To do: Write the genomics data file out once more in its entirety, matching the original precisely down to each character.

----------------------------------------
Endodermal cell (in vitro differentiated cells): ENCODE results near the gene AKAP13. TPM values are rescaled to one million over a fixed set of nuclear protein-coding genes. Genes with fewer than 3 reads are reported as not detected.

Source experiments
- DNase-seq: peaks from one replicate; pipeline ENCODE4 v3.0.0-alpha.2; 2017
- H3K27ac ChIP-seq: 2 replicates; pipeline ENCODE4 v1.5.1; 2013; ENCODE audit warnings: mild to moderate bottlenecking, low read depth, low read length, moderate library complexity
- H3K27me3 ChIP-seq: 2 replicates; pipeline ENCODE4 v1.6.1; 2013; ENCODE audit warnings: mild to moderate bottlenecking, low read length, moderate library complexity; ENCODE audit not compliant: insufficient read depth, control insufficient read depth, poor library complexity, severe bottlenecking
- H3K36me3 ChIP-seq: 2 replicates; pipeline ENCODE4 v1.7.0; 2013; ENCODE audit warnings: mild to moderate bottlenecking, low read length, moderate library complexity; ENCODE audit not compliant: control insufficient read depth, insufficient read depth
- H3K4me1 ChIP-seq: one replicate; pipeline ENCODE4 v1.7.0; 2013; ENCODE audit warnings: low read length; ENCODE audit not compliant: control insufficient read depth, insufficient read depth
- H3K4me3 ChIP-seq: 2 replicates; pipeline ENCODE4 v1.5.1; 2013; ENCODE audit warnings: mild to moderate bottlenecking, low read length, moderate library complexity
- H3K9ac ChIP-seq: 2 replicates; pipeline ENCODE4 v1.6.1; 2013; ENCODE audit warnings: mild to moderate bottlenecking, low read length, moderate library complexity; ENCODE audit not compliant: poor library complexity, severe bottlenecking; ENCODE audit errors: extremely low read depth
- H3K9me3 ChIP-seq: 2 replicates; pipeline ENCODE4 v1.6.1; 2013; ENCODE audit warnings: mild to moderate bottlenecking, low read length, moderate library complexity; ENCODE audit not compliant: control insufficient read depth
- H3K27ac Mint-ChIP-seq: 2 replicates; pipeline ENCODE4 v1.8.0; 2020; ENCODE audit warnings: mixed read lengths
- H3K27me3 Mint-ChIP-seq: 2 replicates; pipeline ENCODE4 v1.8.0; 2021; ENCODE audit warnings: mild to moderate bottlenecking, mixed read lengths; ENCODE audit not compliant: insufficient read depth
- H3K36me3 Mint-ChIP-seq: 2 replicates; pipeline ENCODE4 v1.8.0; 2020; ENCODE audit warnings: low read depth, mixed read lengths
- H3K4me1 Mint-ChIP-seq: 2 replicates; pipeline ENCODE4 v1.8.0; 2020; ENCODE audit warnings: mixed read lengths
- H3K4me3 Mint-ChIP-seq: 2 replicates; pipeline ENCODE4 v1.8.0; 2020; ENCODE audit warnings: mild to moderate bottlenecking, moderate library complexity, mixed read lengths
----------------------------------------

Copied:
Endodermal cell (in vitro differentiated cells): ENCODE results near the gene AKAP13. TPM values are rescaled to one million over a fixed set of nuclear protein-coding genes. Genes with fewer than 3 reads are reported as not detected.

Source experiments
- DNase-seq: peaks from one replicate; pipeline ENCODE4 v3.0.0-alpha.2; 2017
- H3K27ac ChIP-seq: 2 replicates; pipeline ENCODE4 v1.5.1; 2013; ENCODE audit warnings: mild to moderate bottlenecking, low read depth, low read length, moderate library complexity
- H3K27me3 ChIP-seq: 2 replicates; pipeline ENCODE4 v1.6.1; 2013; ENCODE audit warnings: mild to moderate bottlenecking, low read length, moderate library complexity; ENCODE audit not compliant: insufficient read depth, control insufficient read depth, poor library complexity, severe bottlenecking
- H3K36me3 ChIP-seq: 2 replicates; pipeline ENCODE4 v1.7.0; 2013; ENCODE audit warnings: mild to moderate bottlenecking, low read length, moderate library complexity; ENCODE audit not compliant: control insufficient read depth, insufficient read depth
- H3K4me1 ChIP-seq: one replicate; pipeline ENCODE4 v1.7.0; 2013; ENCODE audit warnings: low read length; ENCODE audit not compliant: control insufficient read depth, insufficient read depth
- H3K4me3 ChIP-seq: 2 replicates; pipeline ENCODE4 v1.5.1; 2013; ENCODE audit warnings: mild to moderate bottlenecking, low read length, moderate library complexity
- H3K9ac ChIP-seq: 2 replicates; pipeline ENCODE4 v1.6.1; 2013; ENCODE audit warnings: mild to moderate bottlenecking, low read length, moderate library complexity; ENCODE audit not compliant: poor library complexity, severe bottlenecking; ENCODE audit errors: extremely low read depth
- H3K9me3 ChIP-seq: 2 replicates; pipeline ENCODE4 v1.6.1; 2013; ENCODE audit warnings: mild to moderate bottlenecking, low read length, moderate library complexity; ENCODE audit not compliant: control insufficient read depth
- H3K27ac Mint-ChIP-seq: 2 replicates; pipeline ENCODE4 v1.8.0; 2020; ENCODE audit warnings: mixed read lengths
- H3K27me3 Mint-ChIP-seq: 2 replicates; pipeline ENCODE4 v1.8.0; 2021; ENCODE audit warnings: mild to moderate bottlenecking, mixed read lengths; ENCODE audit not compliant: insufficient read depth
- H3K36me3 Mint-ChIP-seq: 2 replicates; pipeline ENCODE4 v1.8.0; 2020; ENCODE audit warnings: low read depth, mixed read lengths
- H3K4me1 Mint-ChIP-seq: 2 replicates; pipeline ENCODE4 v1.8.0; 2020; ENCODE audit warnings: mixed read lengths
- H3K4me3 Mint-ChIP-seq: 2 replicates; pipeline ENCODE4 v1.8.0; 2020; ENCODE audit warnings: mild to moderate bottlenecking, moderate library complexity, mixed read lengths